How two survivors found romance
In a way, their relationship began like so many others: a workplace romance.
Gabriella Karin, 85, was a docent at the Los Angeles Museum of the Holocaust (LAMOTH); Robert Geminder, 80, who goes by Bob, was on the museum’s board of directors.
His wife, Judy, died four years ago. Her husband, Ofer, passed away two years later. Neither one expected to love romantically again, but both seemed to understand that their long and fruitful marriages marked them as romantics.
“Is the pope Catholic?” Bob said. “I didn’t stay married for 52 years and she didn’t stay married for 64 years for no reason.”
Both are Holocaust survivors, deeply committed these days to a post-retirement career transmitting their stories to young people.
“We were trying to make menschin [upright citizens] out of young people,” he told the Jewish Journal. “We spoke in schools all the time — I did, Gabriella did — way before we even knew we existed.”
On Feb. 17, they’ll celebrate their first anniversary as a couple, on a speaking tour in Baltimore.
It started innocently. The two have known about each other for half a decade. They got to know each other a little better on the March of the Living, the annual youth pilgrimage to Poland and Israel, listening to the other’s stories of surviving the war.
(Both of their life stories have been recorded by Jane Ulman in the Journal’s Survivor series and can be read in full at jewishjournal.com/survivor.)
Soon, they began to notice each other at LAMOTH events they both attended.
“He asked me to save a place next to me when we went to some meeting, so I saved a place,” Gabriella explained. “Next time, he saved a place.”
Then came the act of fate.
At the 2014 annual LAMOTH Chanukah party, E. Randol Schoenberg, then the chair of the museum’s board, persuaded Gabriella to buy a raffle ticket. Sure enough, she won: two tickets to an opera at the Dorothy Chandler Pavilion in downtown Los Angeles.
“I sit down with the ticket, and I ask him, ‘You want to go with me?’ ” she said. “He said, ‘Let me see.’ So he looks in his phone. ‘Yeah, I have time this day. Good!’ So he says, ‘OK, you have tickets, I’m taking you out to dinner.’ ”
The dinner at Bottega Louie on Grand Avenue was the first in a series of dinner dates leading up to Feb. 17, the day of their first kiss.
Since then, they’ve been visiting each other a couple of times a week or on the weekends. Mostly, he drives to her place from his home in Palos Verdes — where he walks his dog past the golf course he says is too expensive to play on but nice to look at.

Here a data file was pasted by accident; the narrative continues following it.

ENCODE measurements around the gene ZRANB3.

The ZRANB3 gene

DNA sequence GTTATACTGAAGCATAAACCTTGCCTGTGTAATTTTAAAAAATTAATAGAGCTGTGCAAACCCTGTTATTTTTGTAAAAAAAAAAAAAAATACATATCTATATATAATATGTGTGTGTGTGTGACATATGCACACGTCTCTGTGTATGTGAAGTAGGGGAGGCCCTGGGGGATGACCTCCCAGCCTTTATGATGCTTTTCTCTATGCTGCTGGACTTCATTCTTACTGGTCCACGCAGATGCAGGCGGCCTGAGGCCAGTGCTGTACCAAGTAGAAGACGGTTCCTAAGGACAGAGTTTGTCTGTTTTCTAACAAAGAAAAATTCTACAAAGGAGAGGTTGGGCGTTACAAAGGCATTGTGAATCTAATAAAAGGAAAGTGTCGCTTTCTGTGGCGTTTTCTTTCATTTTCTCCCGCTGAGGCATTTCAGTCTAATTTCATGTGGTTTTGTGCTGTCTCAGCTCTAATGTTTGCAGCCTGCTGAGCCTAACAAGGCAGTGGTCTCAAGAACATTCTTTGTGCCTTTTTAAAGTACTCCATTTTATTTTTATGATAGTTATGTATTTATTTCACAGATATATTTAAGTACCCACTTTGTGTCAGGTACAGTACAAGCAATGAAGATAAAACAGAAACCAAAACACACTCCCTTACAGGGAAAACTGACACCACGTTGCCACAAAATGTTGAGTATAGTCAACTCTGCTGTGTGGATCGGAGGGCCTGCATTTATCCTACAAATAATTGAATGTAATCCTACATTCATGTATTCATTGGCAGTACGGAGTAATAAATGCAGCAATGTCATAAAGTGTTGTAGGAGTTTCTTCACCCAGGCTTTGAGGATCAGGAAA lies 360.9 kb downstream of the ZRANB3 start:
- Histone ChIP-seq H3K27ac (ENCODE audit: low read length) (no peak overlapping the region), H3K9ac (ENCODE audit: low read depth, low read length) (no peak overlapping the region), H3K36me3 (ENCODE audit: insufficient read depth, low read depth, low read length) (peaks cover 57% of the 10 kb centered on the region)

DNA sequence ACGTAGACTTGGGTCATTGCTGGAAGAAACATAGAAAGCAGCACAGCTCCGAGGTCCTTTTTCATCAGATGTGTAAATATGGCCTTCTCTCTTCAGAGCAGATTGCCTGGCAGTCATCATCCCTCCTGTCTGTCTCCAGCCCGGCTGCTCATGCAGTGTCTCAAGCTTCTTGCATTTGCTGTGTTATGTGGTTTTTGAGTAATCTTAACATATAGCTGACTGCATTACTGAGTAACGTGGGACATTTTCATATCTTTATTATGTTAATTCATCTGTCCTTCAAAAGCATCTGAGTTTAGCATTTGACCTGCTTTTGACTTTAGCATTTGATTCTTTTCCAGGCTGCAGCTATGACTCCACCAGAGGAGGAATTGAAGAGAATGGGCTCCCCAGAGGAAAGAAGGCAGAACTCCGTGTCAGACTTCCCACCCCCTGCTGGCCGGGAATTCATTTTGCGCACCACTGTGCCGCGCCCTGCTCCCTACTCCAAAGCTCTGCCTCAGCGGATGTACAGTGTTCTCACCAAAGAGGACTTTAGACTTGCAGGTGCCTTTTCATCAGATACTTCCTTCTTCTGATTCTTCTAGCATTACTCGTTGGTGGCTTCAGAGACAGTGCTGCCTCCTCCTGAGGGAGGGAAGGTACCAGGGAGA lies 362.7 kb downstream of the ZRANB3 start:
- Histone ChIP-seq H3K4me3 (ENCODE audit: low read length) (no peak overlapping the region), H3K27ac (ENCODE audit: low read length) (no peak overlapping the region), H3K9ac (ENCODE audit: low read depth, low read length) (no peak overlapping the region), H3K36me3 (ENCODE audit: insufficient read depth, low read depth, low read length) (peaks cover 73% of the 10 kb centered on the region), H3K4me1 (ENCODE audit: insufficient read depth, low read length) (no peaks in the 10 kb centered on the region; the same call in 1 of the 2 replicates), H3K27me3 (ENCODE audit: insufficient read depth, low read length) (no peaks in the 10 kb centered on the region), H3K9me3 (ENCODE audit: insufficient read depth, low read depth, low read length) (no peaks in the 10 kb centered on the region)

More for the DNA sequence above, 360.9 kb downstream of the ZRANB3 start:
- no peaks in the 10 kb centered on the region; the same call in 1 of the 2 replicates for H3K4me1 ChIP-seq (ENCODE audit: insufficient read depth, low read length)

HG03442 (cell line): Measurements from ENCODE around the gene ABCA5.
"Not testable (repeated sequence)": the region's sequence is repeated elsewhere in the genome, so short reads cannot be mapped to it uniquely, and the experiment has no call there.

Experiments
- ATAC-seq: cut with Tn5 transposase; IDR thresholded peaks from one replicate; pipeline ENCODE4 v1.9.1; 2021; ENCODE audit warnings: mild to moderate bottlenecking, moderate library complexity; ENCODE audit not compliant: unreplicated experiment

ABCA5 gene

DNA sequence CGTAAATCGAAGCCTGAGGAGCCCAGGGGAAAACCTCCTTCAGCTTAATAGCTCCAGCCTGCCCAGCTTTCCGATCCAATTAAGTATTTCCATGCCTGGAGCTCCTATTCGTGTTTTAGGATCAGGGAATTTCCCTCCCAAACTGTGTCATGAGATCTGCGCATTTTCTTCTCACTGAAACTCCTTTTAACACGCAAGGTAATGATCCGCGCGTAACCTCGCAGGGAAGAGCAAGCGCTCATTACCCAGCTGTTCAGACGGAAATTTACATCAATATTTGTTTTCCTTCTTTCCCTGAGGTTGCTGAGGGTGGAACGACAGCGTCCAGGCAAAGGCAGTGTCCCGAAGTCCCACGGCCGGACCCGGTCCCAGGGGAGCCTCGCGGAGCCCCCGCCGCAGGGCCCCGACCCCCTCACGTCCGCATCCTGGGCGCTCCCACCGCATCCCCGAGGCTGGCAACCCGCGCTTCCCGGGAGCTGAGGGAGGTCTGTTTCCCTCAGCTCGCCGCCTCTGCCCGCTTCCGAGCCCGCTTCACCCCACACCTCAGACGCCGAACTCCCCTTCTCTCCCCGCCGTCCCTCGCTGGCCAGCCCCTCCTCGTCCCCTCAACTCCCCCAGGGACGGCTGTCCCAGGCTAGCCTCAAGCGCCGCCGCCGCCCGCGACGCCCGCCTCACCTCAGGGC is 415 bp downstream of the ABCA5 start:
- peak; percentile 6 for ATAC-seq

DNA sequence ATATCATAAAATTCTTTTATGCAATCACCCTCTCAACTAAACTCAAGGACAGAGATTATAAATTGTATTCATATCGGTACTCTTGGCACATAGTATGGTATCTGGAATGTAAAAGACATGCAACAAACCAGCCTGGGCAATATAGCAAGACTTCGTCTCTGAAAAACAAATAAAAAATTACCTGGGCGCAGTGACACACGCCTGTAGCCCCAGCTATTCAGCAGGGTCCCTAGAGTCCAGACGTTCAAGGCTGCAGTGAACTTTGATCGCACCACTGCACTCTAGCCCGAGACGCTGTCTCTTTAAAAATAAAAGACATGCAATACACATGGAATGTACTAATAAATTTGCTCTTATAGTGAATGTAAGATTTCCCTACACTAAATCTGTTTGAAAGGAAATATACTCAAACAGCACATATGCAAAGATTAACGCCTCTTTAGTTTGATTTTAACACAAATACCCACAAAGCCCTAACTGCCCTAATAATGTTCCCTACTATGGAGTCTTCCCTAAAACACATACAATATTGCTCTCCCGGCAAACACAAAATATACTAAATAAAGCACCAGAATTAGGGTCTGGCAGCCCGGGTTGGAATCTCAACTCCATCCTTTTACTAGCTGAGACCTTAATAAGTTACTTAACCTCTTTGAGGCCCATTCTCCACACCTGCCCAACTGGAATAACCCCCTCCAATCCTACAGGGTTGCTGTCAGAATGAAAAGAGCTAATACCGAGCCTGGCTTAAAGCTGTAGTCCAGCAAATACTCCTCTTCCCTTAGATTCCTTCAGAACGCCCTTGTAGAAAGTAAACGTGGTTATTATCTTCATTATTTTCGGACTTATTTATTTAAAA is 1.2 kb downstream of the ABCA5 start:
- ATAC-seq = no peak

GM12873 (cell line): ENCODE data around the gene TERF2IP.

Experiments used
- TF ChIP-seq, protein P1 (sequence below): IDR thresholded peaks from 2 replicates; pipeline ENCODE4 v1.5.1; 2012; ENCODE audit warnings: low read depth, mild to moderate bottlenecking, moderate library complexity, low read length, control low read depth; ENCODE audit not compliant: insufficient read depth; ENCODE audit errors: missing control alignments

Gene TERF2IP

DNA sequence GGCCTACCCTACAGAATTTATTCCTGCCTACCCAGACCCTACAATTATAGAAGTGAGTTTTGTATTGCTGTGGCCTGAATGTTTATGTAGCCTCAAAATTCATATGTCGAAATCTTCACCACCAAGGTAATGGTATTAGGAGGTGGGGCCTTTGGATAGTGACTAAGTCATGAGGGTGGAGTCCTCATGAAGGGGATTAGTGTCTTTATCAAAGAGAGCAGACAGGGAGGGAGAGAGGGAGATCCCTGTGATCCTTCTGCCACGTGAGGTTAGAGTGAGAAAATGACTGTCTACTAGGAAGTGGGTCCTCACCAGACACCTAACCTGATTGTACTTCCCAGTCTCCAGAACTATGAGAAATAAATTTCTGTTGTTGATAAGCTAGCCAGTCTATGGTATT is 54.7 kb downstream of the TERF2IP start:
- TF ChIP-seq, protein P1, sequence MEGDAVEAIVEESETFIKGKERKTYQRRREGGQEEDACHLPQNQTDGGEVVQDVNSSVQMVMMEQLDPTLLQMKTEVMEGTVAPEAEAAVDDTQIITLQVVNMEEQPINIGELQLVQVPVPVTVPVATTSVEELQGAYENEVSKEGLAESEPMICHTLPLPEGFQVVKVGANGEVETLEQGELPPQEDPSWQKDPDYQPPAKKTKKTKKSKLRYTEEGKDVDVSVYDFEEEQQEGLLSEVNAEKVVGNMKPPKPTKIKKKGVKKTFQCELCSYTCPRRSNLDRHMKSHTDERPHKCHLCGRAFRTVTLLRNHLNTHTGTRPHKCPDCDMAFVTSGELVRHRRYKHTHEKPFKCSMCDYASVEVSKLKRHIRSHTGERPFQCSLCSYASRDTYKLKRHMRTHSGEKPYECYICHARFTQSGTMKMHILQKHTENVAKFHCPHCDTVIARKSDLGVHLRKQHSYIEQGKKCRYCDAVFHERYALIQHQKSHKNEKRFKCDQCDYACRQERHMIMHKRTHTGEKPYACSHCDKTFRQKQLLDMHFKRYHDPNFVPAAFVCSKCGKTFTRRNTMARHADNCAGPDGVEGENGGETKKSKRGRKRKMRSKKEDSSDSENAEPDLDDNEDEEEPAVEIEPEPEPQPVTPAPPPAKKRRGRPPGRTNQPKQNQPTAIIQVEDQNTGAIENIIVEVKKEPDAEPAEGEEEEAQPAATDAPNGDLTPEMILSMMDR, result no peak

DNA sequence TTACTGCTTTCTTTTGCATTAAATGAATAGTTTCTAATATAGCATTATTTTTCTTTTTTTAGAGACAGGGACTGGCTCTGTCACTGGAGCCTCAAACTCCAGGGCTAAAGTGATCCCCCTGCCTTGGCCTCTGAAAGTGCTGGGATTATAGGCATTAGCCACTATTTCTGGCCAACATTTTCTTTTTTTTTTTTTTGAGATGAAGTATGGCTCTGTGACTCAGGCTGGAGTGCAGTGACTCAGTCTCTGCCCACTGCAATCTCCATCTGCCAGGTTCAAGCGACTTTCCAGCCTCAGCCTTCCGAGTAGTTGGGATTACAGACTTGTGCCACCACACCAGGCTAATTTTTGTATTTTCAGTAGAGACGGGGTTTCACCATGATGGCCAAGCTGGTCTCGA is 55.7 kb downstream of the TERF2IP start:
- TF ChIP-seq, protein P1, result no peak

She lives in the Fairfax neighborhood, close to LAMOTH’s home in Pan Pacific Park on Beverly Boulevard. They have no plans to move in together, instead cherishing the space and time they each need for their busy lives: “It’s great this way,” she said.
Last year, they traveled as a couple to Poland and Israel with the March of the Living youth trip, and they are going back in May for this year’s pilgrimage. They intend to go a week early, so each can tour the areas where the other rode out World War II.
Over a recent Saturday lunch, each waited patiently while the other dutifully shared stories of the Holocaust. Each has done this umpteen times.
Bob clammed up and stared fixedly at his lap while Gabriella told her story. She recounted in soft, accented English how she hid first in a convent and then in a one-bedroom apartment in Slovakia with her mother, father, aunt, two uncles and two family friends — across the street from the regional Gestapo headquarters, miraculously escaping notice.
While the Nazis and their collaborators thinned the ranks of Bratislava’s Jews, Gabriella watched her mother commit acts of daring for the Slovakian underground, accompanying her to warn Jewish families when their names appeared on deportation lists.
Bob cautions against drawing parallels between survivor stories, saying that each is unique.
But he also played eyewitness to his mother’s intuition and courage that mark her as the hero of his story. She sneaked him out of the ghetto on the way to work by hiding him under her skirt, while his brother scampered underneath her girlfriend’s skirt.
“Nobody saw that there were a couple of extra feet under the skirts,” he said.
Another parallel emerges: In both stories, a young couple proves a pivotal agent of survival.
The cramped one-bedroom apartment where Gabriella quietly hid for nine months belonged to her aunt’s boyfriend, Karol Blanar, a young lawyer whom she later successfully nominated to receive Yad Vashem’s Righteous Among the Nations award. Blanar brought food for the family and books for Gabriella to read so she wouldn’t fall behind in her education.
For Bob, it was a man who his widowed mother met in the ghetto who proved integral to arranging a place to stay in occupied Warsaw. Emil Brotfeld would later become Bob’s stepfather when he married Bob’s mother at a displaced persons camp in West Germany after the war.
Neither Bob nor Gabriella put much stock in the idea of fate, or in things turning out as they were somehow meant to.
Bob prefers instead to refer to luck: It was luck, he says, that resulted in his being at the back of the crowd at the Jewish cemetery in Stanislawow (now Ivano-Frankivsk, Ukraine) during the Nazi mass murder of Oct. 12, 1941. If he had been in the front, he might have been among the 14,000 who were assassinated, rather than the 6,000 who lived.